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FB Roundup: Inditex, Mars, Chuck Feeney

By James Beech

Deepening digital strategy boosts Inditex coronavirus recovery

Online sales turbo-charged a V-shaped coronavirus recovery into profit for the digitally innovative Ortega family-owned Spanish fashion giant Inditex, best known for its high street chain Zara.

The group announced this week its online sales rocketed by 74% in the first half of 2020 compared to the same half in 2019. E-tail powered the upswing return to net profit in the second quarter to €214 million ($252 million) leaving behind the first quarter net loss of €195 million ($230 million).

Inditex started its digital transformation and integration between stores and online in 2012. However, as coronavirus lockdown restrictions turned city centres into ghost towns, the family business decided to “deepen” its digital strategy by investing an additional €308 million ($363 million) in the first half of this year. The second quarter saw Inditex receive its one millionth online order in one day for the first time. The pandemic has prompted Inditex to re-evaluate and it now expected its online sales will count for more than 25% of total sales by 2022, compared with 14% in 2019.

The company continued to develop its own IT platform and a system that enabled customers to access the group’s entire stock at any time. Customers in 25 initial Spanish Zara stores can find garments, book a fitting room and buy items all via the Zara app.

Large format stores, where digital integration was more effective than in smaller stores, has become the new priority for the family business. Inditex opened large-format stores in 14 markets during the first half of 2020 and refurbished 72 stores, 35 of which were store expansions. The group now has 7,337 stores in 96 markets with stores to open in shopping hubs Monaco, Beijing, Paris, London and Doha in the remainder of 2020.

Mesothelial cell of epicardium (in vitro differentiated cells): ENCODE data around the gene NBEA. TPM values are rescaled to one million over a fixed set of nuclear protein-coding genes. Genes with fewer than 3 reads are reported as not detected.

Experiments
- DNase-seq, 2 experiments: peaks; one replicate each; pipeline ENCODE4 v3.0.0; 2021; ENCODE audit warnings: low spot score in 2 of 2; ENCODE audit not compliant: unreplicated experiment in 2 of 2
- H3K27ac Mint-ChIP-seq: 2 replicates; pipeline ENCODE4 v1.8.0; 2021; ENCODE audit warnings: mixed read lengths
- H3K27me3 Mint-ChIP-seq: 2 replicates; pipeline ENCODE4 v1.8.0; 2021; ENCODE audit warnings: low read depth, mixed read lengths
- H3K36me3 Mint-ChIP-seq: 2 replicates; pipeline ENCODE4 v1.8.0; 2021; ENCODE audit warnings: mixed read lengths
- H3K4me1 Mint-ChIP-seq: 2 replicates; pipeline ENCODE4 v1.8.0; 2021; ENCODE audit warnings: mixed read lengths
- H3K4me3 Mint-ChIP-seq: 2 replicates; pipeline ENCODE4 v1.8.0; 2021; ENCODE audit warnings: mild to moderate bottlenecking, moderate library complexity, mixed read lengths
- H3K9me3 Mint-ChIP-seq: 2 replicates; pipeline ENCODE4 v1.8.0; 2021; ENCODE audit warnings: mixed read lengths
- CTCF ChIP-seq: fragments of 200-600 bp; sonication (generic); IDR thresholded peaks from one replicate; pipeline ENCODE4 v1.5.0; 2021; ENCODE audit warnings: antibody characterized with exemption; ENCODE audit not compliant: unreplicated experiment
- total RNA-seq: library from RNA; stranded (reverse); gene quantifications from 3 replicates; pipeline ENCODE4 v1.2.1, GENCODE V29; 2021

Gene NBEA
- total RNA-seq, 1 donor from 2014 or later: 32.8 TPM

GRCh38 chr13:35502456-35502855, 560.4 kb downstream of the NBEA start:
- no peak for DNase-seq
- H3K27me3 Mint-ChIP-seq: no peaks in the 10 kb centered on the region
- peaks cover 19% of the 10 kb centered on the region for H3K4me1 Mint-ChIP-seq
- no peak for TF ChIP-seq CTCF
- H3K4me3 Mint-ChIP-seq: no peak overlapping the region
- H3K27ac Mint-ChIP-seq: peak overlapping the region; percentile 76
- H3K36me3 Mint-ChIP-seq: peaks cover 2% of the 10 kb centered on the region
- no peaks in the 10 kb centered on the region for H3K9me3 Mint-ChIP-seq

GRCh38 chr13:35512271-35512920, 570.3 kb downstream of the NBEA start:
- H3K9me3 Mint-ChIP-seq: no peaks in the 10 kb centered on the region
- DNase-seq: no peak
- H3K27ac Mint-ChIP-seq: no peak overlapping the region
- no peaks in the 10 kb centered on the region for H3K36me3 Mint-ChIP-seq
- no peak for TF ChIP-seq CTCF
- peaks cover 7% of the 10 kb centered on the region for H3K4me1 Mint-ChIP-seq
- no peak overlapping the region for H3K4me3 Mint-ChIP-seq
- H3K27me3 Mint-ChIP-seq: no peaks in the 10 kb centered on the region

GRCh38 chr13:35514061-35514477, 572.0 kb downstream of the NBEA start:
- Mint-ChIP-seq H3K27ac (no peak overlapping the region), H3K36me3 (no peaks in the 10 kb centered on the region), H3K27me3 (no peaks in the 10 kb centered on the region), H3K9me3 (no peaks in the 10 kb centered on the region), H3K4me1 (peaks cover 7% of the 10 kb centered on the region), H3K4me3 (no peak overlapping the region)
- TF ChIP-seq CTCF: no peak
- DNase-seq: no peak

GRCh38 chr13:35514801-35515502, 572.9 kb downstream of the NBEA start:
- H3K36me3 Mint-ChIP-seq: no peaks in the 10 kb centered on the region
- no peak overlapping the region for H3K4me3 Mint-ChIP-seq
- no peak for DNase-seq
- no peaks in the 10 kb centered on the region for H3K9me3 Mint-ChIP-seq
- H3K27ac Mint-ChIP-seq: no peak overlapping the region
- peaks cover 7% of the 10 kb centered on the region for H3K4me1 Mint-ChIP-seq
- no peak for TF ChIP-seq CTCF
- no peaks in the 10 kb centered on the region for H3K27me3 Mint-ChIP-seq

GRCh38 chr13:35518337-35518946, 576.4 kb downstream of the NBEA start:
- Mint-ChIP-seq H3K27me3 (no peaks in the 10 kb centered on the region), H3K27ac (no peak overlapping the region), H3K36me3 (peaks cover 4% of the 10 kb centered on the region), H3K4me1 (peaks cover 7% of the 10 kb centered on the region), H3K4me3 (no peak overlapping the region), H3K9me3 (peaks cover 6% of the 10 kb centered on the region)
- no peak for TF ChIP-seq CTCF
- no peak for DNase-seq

Pablo Isla (pictured), 56, non-family executive chairman, said in a statement the recovery and strong performance were due to the hard work, engagement and creativity of everyone in Inditex.

“I am particularly pleased with our online sales growth, which demonstrates the critical importance of our strategy to integrate store and online,” Isla said.

“This is a cornerstone of our unique business model with three key pillars of flexibility, digital integration and sustainability. Day by day this combination is proving its solidness.”

Inditex traces its roots back to 1963 and a workshop making women’s clothing owned by Amancio Ortega, 84, and his late wife Rosalia Mera. Inditex is now one of the world's largest fashion retailers, with eight brands—Zara, Pull & Bear, Massimo Dutti, Bershka, Stradivarius, Oysho, Zara Home and Uterque.